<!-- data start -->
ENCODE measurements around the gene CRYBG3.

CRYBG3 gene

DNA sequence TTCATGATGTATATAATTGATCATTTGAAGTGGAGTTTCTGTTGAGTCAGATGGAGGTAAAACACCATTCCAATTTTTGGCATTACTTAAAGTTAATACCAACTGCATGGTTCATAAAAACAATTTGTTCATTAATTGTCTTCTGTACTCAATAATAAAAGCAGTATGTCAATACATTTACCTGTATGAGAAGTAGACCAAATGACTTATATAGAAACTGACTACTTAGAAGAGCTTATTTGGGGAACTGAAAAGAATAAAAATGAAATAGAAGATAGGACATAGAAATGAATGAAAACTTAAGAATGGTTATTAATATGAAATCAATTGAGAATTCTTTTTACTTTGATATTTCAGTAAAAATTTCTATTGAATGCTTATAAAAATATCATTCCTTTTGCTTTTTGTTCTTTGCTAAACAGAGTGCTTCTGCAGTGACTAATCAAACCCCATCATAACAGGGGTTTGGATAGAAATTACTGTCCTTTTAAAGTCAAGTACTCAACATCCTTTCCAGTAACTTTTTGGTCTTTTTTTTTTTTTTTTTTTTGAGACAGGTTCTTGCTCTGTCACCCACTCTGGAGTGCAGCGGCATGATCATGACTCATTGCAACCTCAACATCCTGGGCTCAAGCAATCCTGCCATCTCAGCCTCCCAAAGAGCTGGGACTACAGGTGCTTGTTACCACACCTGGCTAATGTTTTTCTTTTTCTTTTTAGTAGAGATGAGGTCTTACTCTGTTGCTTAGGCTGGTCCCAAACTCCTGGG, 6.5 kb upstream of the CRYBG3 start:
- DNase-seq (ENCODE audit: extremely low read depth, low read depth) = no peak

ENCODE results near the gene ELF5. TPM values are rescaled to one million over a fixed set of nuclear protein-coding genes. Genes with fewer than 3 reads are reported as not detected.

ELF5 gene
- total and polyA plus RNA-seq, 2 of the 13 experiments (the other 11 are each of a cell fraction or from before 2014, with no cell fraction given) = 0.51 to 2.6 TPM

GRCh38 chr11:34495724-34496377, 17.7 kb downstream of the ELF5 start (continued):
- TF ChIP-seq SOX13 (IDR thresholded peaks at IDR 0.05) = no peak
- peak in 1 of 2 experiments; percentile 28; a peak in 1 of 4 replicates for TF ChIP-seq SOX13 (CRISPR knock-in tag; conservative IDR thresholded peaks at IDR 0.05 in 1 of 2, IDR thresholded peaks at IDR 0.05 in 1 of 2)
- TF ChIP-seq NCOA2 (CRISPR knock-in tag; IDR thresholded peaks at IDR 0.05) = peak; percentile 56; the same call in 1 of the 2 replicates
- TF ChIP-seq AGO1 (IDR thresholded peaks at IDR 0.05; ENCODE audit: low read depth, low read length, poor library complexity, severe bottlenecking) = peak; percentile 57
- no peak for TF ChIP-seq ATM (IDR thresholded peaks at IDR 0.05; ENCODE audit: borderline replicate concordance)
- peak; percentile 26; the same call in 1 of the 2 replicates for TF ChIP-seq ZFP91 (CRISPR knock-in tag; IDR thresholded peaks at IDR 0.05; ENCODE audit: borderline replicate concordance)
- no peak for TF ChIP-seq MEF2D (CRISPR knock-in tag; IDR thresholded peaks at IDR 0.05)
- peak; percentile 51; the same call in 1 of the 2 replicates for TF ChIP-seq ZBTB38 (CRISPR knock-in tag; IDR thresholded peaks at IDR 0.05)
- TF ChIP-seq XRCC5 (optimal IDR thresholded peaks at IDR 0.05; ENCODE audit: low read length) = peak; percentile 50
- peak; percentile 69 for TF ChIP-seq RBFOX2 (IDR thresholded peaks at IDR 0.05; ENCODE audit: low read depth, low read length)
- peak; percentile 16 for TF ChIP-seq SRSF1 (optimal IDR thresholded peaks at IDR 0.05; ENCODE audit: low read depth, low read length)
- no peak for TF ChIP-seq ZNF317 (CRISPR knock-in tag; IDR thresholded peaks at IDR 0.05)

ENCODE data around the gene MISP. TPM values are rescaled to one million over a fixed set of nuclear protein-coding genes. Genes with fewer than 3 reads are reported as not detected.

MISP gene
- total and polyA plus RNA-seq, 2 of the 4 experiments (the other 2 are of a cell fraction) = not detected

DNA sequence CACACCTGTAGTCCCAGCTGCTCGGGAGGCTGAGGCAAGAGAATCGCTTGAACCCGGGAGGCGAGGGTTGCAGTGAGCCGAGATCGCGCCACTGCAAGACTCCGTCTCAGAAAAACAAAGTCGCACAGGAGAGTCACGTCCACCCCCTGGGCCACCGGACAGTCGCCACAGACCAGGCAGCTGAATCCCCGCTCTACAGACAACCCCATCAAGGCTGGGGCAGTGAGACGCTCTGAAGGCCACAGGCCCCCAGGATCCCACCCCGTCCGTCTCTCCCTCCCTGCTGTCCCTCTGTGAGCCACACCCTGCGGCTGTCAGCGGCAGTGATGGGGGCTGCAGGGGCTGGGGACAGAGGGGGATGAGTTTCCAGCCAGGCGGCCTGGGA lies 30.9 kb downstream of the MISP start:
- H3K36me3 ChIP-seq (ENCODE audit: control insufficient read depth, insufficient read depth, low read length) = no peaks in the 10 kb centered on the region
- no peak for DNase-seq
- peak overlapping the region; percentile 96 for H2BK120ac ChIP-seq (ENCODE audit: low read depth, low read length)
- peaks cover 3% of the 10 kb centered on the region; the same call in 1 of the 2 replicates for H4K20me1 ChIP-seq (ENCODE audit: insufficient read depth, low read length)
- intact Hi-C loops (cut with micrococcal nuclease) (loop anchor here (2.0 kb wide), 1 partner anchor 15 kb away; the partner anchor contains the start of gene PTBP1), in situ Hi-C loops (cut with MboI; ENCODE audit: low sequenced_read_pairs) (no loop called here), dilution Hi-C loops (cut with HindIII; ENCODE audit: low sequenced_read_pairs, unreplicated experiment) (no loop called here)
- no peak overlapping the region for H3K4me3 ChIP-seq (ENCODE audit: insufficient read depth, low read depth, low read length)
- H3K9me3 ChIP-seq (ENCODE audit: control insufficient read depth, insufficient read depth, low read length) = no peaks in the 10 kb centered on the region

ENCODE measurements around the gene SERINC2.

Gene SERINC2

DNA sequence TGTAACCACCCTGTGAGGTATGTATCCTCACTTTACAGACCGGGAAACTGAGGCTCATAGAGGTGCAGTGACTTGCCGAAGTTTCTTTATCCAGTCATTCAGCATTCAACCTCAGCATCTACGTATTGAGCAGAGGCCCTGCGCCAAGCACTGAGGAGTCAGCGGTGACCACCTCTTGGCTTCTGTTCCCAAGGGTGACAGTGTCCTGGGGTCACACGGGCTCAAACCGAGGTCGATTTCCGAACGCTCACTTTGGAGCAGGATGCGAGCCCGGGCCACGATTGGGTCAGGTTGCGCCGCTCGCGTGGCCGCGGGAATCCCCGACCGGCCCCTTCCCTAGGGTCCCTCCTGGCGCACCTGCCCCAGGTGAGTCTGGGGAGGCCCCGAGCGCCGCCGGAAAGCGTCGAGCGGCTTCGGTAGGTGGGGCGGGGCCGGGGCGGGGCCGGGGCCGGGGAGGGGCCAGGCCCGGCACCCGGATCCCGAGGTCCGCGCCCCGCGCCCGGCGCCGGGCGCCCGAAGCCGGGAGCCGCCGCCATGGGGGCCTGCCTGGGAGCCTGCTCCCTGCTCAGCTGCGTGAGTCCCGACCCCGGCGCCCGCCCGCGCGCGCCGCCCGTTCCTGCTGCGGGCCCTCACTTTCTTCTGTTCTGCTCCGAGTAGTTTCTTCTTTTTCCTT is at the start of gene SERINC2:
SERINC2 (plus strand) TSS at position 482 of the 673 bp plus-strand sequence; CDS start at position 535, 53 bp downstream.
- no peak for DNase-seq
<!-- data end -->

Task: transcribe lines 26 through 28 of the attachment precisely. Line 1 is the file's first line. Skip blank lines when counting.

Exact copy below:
- no peak for DNase-seq
- peak overlapping the region; percentile 96 for H2BK120ac ChIP-seq (ENCODE audit: low read depth, low read length)
- peaks cover 3% of the 10 kb centered on the region; the same call in 1 of the 2 replicates for H4K20me1 ChIP-seq (ENCODE audit: insufficient read depth, low read length)